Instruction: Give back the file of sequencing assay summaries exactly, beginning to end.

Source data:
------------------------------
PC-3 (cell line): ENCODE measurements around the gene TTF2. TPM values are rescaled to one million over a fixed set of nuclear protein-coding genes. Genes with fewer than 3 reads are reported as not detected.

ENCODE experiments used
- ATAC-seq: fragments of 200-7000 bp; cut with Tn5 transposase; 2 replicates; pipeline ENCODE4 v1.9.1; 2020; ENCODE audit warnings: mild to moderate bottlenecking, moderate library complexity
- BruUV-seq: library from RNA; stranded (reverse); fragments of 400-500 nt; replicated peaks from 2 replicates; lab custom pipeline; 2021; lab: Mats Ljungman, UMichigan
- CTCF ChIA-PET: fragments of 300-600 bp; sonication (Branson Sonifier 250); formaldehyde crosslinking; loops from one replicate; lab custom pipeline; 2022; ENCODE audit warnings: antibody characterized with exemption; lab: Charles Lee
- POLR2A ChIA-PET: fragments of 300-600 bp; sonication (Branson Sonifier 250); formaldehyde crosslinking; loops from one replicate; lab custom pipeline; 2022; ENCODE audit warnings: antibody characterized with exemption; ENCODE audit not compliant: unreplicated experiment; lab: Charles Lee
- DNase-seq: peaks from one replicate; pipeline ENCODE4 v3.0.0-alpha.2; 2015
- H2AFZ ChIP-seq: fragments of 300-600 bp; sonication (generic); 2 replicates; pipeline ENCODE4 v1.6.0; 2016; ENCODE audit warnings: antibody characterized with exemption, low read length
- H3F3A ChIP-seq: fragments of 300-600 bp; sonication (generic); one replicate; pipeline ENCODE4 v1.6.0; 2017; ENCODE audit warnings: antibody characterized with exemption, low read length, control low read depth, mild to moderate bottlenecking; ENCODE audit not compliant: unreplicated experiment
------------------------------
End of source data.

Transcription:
PC-3 (cell line): ENCODE measurements around the gene TTF2. TPM values are rescaled to one million over a fixed set of nuclear protein-coding genes. Genes with fewer than 3 reads are reported as not detected.

ENCODE experiments used
- ATAC-seq: fragments of 200-7000 bp; cut with Tn5 transposase; 2 replicates; pipeline ENCODE4 v1.9.1; 2020; ENCODE audit warnings: mild to moderate bottlenecking, moderate library complexity
- BruUV-seq: library from RNA; stranded (reverse); fragments of 400-500 nt; replicated peaks from 2 replicates; lab custom pipeline; 2021; lab: Mats Ljungman, UMichigan
- CTCF ChIA-PET: fragments of 300-600 bp; sonication (Branson Sonifier 250); formaldehyde crosslinking; loops from one replicate; lab custom pipeline; 2022; ENCODE audit warnings: antibody characterized with exemption; lab: Charles Lee
- POLR2A ChIA-PET: fragments of 300-600 bp; sonication (Branson Sonifier 250); formaldehyde crosslinking; loops from one replicate; lab custom pipeline; 2022; ENCODE audit warnings: antibody characterized with exemption; ENCODE audit not compliant: unreplicated experiment; lab: Charles Lee
- DNase-seq: peaks from one replicate; pipeline ENCODE4 v3.0.0-alpha.2; 2015
- H2AFZ ChIP-seq: fragments of 300-600 bp; sonication (generic); 2 replicates; pipeline ENCODE4 v1.6.0; 2016; ENCODE audit warnings: antibody characterized with exemption, low read length
- H3F3A ChIP-seq: fragments of 300-600 bp; sonication (generic); one replicate; pipeline ENCODE4 v1.6.0; 2017; ENCODE audit warnings: antibody characterized with exemption, low read length, control low read depth, mild to moderate bottlenecking; ENCODE audit not compliant: unreplicated experiment